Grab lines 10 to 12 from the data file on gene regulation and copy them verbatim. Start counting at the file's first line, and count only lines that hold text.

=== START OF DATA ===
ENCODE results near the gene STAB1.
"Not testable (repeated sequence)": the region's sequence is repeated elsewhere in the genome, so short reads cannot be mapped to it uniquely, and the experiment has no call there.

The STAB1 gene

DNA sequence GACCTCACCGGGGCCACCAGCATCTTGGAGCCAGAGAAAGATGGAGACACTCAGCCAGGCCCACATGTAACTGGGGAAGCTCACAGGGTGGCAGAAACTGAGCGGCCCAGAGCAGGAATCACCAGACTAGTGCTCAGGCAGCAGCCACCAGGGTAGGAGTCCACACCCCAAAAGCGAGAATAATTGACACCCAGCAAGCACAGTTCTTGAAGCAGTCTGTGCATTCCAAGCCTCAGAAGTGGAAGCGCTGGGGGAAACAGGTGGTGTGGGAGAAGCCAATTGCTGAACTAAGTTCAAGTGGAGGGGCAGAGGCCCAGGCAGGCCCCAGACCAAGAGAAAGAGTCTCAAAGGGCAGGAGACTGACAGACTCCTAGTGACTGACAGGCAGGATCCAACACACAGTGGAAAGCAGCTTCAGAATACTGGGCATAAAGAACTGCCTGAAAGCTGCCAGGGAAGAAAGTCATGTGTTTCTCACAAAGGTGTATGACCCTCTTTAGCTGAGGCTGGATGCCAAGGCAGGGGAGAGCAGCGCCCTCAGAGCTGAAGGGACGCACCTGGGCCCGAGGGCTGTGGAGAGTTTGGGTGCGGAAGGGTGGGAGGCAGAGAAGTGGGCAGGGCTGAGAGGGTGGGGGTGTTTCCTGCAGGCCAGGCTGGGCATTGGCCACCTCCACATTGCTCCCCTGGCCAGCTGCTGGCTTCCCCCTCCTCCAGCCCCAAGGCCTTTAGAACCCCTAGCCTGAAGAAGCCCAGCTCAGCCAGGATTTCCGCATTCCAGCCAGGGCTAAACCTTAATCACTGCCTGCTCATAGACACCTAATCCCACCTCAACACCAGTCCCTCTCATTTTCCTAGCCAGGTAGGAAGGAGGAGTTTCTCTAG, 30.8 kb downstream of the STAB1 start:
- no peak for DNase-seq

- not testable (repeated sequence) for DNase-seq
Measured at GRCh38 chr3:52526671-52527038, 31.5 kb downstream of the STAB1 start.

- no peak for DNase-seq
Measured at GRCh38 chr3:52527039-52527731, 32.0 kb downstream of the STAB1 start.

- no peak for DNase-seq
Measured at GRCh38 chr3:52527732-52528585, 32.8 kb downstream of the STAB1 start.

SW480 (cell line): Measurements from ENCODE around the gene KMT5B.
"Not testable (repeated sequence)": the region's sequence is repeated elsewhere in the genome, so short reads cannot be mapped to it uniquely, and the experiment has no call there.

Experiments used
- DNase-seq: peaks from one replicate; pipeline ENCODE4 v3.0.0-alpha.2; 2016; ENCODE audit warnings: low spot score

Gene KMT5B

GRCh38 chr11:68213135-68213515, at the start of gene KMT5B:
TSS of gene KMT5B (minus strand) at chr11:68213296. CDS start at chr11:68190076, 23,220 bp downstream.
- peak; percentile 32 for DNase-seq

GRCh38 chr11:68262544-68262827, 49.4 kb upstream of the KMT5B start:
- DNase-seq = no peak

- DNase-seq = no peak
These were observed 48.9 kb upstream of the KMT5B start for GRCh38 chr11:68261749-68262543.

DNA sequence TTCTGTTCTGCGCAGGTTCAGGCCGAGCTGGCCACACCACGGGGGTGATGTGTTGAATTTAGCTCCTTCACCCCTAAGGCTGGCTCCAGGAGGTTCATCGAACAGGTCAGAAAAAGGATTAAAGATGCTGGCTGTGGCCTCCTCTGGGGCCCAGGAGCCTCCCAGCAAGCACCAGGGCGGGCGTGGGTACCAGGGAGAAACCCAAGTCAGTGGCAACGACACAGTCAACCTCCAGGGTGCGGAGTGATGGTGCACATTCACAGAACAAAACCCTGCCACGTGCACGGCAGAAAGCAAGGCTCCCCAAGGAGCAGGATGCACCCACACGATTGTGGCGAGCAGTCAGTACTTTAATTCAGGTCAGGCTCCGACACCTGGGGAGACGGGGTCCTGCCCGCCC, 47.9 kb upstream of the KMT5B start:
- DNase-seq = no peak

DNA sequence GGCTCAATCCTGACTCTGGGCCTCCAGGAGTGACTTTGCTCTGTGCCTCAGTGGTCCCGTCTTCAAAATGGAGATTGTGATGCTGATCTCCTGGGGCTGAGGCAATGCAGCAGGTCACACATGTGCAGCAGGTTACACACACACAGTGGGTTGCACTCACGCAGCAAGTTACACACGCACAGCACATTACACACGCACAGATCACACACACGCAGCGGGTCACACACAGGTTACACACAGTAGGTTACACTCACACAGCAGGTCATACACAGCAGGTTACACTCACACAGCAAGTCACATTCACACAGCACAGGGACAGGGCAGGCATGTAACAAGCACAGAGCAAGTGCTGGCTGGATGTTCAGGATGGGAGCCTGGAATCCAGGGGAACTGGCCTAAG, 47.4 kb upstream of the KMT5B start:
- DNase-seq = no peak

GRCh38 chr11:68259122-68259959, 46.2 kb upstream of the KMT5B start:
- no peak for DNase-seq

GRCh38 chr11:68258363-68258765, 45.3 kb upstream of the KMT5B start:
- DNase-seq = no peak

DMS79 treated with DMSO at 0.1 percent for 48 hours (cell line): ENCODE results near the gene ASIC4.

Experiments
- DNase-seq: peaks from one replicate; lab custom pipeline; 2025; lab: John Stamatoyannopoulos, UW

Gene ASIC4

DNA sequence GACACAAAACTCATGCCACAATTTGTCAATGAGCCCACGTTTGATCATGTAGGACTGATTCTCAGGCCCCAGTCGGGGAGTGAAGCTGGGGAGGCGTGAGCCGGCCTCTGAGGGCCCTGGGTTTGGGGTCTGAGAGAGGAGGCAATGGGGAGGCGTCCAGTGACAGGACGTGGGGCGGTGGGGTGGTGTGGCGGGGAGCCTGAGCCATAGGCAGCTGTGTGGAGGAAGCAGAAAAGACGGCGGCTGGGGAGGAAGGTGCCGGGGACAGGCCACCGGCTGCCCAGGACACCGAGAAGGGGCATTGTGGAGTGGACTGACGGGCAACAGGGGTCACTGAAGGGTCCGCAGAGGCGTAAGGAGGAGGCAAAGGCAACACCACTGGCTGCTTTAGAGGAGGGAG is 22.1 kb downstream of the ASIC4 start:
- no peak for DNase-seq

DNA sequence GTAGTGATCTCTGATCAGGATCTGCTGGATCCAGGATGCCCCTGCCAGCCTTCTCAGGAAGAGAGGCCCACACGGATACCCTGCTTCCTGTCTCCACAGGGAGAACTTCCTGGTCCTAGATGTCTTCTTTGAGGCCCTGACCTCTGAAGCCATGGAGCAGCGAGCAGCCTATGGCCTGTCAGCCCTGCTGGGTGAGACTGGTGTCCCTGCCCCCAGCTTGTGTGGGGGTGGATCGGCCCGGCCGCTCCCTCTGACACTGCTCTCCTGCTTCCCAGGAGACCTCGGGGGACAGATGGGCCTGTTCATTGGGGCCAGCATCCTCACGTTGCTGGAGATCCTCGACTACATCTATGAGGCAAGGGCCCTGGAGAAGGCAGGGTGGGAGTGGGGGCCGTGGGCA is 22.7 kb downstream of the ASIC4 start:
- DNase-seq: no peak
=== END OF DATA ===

- no peak for DNase-seq
Measured at GRCh38 chr3:52527732-52528585, 32.8 kb downstream of the STAB1 start.

SW480 (cell line): Measurements from ENCODE around the gene KMT5B.